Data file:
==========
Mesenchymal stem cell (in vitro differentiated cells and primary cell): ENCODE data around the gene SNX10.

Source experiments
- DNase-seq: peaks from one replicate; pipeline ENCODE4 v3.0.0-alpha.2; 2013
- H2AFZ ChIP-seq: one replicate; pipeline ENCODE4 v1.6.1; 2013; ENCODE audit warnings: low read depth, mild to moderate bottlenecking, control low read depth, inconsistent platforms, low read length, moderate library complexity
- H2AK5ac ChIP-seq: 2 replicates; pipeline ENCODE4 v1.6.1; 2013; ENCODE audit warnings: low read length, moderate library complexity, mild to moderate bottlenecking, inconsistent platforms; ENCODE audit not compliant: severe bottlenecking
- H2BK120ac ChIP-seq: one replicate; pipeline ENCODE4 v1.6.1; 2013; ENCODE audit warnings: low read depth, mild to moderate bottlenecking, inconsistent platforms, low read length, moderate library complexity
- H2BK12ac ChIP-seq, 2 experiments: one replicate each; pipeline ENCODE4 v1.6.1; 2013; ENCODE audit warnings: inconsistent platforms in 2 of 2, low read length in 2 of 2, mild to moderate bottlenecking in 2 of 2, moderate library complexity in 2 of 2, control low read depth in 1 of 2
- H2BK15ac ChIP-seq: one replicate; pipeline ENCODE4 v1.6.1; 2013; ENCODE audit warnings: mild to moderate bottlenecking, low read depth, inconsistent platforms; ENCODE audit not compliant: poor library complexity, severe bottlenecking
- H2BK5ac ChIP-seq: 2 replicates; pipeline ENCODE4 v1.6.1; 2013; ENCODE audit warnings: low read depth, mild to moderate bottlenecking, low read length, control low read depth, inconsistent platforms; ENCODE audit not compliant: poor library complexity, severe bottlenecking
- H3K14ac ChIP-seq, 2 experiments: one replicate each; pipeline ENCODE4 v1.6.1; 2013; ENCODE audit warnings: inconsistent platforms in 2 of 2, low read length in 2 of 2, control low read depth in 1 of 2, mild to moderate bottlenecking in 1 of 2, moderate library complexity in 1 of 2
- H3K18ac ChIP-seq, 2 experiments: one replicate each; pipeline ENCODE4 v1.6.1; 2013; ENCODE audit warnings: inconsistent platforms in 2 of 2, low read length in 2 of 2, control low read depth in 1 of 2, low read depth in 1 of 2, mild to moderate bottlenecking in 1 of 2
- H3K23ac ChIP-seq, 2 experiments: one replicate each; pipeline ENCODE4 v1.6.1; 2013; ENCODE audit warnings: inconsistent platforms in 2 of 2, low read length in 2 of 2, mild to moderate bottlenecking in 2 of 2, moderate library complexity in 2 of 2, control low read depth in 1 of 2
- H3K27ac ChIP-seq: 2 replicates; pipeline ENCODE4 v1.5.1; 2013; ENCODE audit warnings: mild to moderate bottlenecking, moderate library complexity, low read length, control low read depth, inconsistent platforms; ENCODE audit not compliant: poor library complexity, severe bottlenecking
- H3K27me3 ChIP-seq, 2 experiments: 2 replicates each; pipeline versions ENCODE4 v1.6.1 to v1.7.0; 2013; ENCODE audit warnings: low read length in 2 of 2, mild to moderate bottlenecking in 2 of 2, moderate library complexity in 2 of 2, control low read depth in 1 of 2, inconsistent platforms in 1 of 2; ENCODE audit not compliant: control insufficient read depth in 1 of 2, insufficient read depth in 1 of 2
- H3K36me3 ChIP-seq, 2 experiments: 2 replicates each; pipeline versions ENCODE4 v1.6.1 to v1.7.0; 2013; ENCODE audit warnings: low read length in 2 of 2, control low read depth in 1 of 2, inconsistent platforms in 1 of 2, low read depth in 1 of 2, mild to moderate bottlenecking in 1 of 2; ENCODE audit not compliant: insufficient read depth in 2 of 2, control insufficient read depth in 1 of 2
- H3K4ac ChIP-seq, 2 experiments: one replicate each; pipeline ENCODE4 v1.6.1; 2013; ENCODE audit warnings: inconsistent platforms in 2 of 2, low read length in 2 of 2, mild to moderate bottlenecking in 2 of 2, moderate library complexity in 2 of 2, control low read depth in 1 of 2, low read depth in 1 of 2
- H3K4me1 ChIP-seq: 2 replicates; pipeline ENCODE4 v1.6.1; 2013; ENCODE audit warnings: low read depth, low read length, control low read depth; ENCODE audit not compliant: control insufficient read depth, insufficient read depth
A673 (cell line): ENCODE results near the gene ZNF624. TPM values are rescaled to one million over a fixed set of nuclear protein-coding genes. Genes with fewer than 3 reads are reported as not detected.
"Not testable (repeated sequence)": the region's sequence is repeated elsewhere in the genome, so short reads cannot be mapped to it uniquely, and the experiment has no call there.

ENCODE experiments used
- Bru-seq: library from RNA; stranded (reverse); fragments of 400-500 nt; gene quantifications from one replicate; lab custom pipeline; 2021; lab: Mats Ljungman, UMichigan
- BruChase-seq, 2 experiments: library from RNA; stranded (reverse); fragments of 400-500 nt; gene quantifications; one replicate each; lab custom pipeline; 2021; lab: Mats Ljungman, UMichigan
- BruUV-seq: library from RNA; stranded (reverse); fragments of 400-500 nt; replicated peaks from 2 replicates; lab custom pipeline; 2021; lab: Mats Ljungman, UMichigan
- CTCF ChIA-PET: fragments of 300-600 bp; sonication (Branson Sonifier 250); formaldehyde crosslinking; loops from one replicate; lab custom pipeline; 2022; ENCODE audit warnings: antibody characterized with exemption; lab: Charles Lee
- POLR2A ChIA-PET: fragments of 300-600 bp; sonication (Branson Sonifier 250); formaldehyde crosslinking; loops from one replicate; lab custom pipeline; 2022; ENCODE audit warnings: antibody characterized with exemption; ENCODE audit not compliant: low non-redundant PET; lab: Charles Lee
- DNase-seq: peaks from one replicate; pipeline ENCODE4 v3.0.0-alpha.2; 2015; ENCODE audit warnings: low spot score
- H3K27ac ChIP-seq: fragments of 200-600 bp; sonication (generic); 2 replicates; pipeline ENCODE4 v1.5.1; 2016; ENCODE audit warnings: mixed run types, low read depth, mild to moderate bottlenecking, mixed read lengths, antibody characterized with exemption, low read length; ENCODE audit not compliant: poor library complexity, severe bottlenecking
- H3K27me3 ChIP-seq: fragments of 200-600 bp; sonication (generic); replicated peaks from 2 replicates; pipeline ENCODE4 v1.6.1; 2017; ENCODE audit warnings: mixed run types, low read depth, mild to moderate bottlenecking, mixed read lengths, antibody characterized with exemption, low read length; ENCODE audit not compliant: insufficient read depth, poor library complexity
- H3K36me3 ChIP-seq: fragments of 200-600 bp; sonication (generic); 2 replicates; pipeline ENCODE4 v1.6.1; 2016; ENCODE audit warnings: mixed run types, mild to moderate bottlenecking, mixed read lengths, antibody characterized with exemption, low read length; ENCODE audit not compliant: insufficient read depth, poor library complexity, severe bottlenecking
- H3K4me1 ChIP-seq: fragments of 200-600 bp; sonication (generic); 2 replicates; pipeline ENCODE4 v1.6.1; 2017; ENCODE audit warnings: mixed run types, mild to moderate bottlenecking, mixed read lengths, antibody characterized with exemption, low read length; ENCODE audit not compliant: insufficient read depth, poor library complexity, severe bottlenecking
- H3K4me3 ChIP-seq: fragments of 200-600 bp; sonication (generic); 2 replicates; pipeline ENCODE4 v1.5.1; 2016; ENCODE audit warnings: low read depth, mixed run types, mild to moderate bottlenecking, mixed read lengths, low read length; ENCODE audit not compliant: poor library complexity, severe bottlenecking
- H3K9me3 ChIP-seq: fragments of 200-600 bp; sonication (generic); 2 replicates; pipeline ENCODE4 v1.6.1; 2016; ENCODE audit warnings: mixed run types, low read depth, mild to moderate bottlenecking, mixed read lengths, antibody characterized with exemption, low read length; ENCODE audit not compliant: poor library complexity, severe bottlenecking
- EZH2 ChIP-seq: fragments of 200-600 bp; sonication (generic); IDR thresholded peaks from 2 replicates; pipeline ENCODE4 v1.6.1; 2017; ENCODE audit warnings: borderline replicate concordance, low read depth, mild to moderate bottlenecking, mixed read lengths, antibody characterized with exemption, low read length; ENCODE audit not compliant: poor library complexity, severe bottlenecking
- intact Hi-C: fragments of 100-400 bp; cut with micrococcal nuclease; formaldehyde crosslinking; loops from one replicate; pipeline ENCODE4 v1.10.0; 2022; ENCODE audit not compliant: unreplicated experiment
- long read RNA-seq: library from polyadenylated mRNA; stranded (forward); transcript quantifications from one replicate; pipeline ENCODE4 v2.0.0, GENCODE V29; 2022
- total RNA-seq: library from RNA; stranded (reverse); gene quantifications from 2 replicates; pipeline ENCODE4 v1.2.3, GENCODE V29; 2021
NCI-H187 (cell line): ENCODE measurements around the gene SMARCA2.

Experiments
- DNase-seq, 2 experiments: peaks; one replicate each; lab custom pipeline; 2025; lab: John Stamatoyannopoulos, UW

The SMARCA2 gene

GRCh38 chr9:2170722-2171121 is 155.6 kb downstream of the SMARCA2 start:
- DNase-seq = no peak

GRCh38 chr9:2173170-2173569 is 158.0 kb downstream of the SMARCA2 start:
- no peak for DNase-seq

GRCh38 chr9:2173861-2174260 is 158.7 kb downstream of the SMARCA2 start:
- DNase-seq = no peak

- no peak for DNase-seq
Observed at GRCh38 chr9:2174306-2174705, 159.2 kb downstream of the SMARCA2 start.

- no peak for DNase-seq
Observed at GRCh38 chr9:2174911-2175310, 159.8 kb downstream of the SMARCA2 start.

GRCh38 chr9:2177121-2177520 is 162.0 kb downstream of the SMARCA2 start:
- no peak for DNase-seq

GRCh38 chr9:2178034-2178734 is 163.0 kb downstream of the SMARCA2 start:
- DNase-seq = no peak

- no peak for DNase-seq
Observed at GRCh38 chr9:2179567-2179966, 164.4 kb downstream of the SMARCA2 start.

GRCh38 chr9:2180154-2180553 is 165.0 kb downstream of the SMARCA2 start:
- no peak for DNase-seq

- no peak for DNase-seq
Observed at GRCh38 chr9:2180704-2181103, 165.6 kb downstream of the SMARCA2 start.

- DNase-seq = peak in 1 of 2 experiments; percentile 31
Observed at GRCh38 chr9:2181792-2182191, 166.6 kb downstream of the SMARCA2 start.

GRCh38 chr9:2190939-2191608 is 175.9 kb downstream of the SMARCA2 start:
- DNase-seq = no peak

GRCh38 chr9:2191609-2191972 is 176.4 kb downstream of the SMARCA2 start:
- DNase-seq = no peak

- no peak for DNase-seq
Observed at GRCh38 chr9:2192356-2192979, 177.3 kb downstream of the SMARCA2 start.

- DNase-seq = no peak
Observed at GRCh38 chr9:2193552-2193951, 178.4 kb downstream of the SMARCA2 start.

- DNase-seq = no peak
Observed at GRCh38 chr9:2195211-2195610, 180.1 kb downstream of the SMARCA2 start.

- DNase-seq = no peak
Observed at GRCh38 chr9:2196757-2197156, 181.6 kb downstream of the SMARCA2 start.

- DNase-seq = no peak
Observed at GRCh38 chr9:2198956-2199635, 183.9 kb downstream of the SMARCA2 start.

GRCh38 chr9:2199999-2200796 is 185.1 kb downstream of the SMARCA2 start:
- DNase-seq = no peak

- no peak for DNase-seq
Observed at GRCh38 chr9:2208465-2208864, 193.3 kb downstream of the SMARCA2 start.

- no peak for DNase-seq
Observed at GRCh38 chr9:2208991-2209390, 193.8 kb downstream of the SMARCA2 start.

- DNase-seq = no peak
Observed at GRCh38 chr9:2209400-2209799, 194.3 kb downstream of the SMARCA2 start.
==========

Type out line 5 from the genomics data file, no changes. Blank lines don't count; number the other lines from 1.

- H2AK5ac ChIP-seq: 2 replicates; pipeline ENCODE4 v1.6.1; 2013; ENCODE audit warnings: low read length, moderate library complexity, mild to moderate bottlenecking, inconsistent platforms; ENCODE audit not compliant: severe bottlenecking